Understanding this is key to writing about ancient cultures. (See? Writing does come into the blog if you stick with it.) When threatened the holders of power always strike back. Maybe not at first, maybe not in plain sight, but they don't give up their wealth and status and walk away. So when a story's protagonist stirs the pot, someone always gets burned.

 By the way... watch out for the power brokers to react to today's populism. The Establishment Strikes back. It will.

Tuesday, 11 April 2017

Something New

 My last post, about the Inca nearly winning against the Spanish, got me thinking about times when history changed course. It's an old theme for me, but there are not many times when we can point to it clearly.

 The loss of the Native American civilisations is one, though. What if smallpox hadn't ravaged them? It would have been very hard for Spain to defeat them then, and we'd now live in a world with distinct societies and religions in the Americas. Maybe not Inca, but their cultural descendants. A second occasion is the Battle of Tours in 732AD, when Charles Martel defeated the Islamic Caliphate and stopped forever its expansion into Europe. If he'd lost, and France had fallen, Rome would have been taken soon after and that might be the end for Christianity.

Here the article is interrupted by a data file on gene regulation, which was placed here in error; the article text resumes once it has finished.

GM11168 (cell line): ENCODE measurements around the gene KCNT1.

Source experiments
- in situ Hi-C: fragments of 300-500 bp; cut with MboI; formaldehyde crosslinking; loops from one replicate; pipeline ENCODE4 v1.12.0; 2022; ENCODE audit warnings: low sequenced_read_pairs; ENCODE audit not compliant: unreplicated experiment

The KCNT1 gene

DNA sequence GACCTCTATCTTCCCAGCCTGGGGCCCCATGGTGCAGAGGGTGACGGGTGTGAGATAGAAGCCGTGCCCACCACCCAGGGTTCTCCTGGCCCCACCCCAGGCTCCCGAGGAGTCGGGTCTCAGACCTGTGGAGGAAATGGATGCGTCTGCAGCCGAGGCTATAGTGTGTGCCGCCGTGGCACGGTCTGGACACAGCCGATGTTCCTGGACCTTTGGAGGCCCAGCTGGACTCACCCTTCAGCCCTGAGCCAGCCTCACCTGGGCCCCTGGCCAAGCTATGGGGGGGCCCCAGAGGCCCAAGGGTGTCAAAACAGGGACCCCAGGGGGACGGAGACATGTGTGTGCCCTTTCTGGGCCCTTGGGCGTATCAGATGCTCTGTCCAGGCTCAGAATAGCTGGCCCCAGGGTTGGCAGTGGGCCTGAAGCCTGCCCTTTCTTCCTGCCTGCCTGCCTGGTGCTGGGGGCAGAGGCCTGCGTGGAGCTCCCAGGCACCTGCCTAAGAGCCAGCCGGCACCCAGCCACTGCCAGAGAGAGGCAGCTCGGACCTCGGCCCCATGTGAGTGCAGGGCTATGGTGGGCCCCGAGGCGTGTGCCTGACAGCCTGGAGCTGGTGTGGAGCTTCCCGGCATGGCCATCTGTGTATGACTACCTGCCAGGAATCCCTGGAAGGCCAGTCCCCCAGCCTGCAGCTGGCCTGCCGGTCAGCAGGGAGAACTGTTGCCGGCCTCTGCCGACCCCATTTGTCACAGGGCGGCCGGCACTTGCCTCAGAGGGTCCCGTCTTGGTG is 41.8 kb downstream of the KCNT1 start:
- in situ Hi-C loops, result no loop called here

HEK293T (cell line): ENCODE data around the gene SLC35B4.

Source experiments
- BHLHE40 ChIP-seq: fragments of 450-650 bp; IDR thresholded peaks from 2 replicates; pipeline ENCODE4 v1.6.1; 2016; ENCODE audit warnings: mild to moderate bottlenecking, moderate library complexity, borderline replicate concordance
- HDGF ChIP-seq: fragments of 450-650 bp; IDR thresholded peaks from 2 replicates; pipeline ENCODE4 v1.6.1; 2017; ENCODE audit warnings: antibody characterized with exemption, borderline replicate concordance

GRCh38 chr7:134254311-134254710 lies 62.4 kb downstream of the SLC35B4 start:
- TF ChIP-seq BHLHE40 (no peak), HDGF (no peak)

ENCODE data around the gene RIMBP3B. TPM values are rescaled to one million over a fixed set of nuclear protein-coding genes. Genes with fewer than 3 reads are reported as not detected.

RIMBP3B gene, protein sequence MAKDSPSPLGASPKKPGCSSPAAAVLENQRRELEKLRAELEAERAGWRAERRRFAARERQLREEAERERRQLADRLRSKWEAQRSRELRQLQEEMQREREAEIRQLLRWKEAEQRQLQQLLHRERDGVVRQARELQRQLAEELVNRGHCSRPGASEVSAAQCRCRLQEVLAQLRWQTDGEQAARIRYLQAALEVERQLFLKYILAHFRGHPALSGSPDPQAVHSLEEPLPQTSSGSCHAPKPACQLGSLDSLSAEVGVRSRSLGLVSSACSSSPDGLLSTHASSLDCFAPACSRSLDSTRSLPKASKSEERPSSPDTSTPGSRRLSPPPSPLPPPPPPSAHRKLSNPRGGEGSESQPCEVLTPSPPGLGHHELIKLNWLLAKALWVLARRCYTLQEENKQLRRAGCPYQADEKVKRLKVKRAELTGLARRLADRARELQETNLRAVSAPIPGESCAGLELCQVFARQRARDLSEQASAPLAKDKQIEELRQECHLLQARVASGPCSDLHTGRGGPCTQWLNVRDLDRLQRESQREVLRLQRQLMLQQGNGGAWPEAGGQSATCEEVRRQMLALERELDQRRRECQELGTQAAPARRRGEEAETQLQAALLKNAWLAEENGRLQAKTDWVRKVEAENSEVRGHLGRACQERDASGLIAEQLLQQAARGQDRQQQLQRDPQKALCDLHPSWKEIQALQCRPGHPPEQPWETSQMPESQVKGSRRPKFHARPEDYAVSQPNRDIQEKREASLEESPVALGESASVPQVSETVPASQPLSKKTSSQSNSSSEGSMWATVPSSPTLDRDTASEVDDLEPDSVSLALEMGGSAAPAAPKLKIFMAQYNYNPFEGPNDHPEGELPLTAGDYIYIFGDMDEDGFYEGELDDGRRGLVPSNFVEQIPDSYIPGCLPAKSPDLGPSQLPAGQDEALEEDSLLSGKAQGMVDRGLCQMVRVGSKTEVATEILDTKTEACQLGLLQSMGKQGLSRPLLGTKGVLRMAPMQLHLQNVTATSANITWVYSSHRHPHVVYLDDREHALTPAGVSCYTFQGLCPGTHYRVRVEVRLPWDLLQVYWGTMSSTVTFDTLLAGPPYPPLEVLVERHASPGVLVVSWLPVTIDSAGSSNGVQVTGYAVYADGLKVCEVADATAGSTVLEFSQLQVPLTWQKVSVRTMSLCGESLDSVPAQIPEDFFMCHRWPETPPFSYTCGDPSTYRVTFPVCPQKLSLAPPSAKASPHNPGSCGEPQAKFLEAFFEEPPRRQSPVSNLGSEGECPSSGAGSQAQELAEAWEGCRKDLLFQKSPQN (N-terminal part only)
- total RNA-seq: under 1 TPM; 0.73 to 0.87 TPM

But then, we can always play 'what if'. Maybe the asteroid doesn't hit earth 65 million years ago, and dinosaurs evolve into birds before mammals can grow strong. The world now might be one of large flightless birds, small birds scavenging their eggs, and so on. You can play that game every time a species goes extinct, or a new one appears. History has only a few points when it might have changed in some fundamental way, but evolution has millions.

 This gives huge opportunities to Sci-Fi writers, who invent new species every time they create a new world. So why not Fantasy?

 We've got stuck in a rut. Non-humans are nearly always the same. Wise elves in the deep forests, grumpy dwarves under mountains, swarming goblins, dragons... seen it before. We've read those stories. Why not something new?